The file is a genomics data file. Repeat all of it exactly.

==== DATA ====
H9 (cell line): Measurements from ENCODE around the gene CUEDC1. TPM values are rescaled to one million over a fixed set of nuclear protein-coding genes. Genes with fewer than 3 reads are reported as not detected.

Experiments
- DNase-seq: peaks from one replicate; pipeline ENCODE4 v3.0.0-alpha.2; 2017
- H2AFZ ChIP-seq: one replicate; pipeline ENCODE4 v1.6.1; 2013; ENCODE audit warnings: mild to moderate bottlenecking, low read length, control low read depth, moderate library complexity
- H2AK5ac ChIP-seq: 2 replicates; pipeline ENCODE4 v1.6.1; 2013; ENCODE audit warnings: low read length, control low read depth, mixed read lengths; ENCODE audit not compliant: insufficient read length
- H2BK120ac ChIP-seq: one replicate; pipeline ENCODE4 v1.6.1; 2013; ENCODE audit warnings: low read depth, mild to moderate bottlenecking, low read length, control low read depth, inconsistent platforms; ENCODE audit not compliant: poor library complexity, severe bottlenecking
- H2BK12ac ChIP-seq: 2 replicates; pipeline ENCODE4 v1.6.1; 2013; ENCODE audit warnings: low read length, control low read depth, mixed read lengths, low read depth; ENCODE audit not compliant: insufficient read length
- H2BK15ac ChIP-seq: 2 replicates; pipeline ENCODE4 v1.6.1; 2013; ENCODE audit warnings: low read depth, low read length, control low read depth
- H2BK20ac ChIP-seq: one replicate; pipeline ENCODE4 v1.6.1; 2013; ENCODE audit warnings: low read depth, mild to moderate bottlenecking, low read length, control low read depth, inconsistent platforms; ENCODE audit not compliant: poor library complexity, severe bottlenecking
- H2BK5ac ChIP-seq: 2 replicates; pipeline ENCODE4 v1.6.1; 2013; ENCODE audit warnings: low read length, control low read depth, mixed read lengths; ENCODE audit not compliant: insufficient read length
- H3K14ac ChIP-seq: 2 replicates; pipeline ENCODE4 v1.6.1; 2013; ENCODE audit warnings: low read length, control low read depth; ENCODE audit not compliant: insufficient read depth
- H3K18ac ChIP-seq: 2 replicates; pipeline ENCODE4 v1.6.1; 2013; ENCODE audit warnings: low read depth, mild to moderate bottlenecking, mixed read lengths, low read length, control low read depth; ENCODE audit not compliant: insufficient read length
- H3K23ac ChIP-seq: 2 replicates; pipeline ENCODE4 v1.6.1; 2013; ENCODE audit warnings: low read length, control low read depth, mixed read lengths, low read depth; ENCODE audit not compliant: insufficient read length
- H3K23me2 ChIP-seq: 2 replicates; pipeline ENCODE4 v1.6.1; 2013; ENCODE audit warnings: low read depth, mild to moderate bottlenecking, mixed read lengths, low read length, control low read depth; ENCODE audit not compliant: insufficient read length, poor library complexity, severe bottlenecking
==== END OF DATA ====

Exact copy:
H9 (cell line): Measurements from ENCODE around the gene CUEDC1. TPM values are rescaled to one million over a fixed set of nuclear protein-coding genes. Genes with fewer than 3 reads are reported as not detected.

Experiments
- DNase-seq: peaks from one replicate; pipeline ENCODE4 v3.0.0-alpha.2; 2017
- H2AFZ ChIP-seq: one replicate; pipeline ENCODE4 v1.6.1; 2013; ENCODE audit warnings: mild to moderate bottlenecking, low read length, control low read depth, moderate library complexity
- H2AK5ac ChIP-seq: 2 replicates; pipeline ENCODE4 v1.6.1; 2013; ENCODE audit warnings: low read length, control low read depth, mixed read lengths; ENCODE audit not compliant: insufficient read length
- H2BK120ac ChIP-seq: one replicate; pipeline ENCODE4 v1.6.1; 2013; ENCODE audit warnings: low read depth, mild to moderate bottlenecking, low read length, control low read depth, inconsistent platforms; ENCODE audit not compliant: poor library complexity, severe bottlenecking
- H2BK12ac ChIP-seq: 2 replicates; pipeline ENCODE4 v1.6.1; 2013; ENCODE audit warnings: low read length, control low read depth, mixed read lengths, low read depth; ENCODE audit not compliant: insufficient read length
- H2BK15ac ChIP-seq: 2 replicates; pipeline ENCODE4 v1.6.1; 2013; ENCODE audit warnings: low read depth, low read length, control low read depth
- H2BK20ac ChIP-seq: one replicate; pipeline ENCODE4 v1.6.1; 2013; ENCODE audit warnings: low read depth, mild to moderate bottlenecking, low read length, control low read depth, inconsistent platforms; ENCODE audit not compliant: poor library complexity, severe bottlenecking
- H2BK5ac ChIP-seq: 2 replicates; pipeline ENCODE4 v1.6.1; 2013; ENCODE audit warnings: low read length, control low read depth, mixed read lengths; ENCODE audit not compliant: insufficient read length
- H3K14ac ChIP-seq: 2 replicates; pipeline ENCODE4 v1.6.1; 2013; ENCODE audit warnings: low read length, control low read depth; ENCODE audit not compliant: insufficient read depth
- H3K18ac ChIP-seq: 2 replicates; pipeline ENCODE4 v1.6.1; 2013; ENCODE audit warnings: low read depth, mild to moderate bottlenecking, mixed read lengths, low read length, control low read depth; ENCODE audit not compliant: insufficient read length
- H3K23ac ChIP-seq: 2 replicates; pipeline ENCODE4 v1.6.1; 2013; ENCODE audit warnings: low read length, control low read depth, mixed read lengths, low read depth; ENCODE audit not compliant: insufficient read length
- H3K23me2 ChIP-seq: 2 replicates; pipeline ENCODE4 v1.6.1; 2013; ENCODE audit warnings: low read depth, mild to moderate bottlenecking, mixed read lengths, low read length, control low read depth; ENCODE audit not compliant: insufficient read length, poor library complexity, severe bottlenecking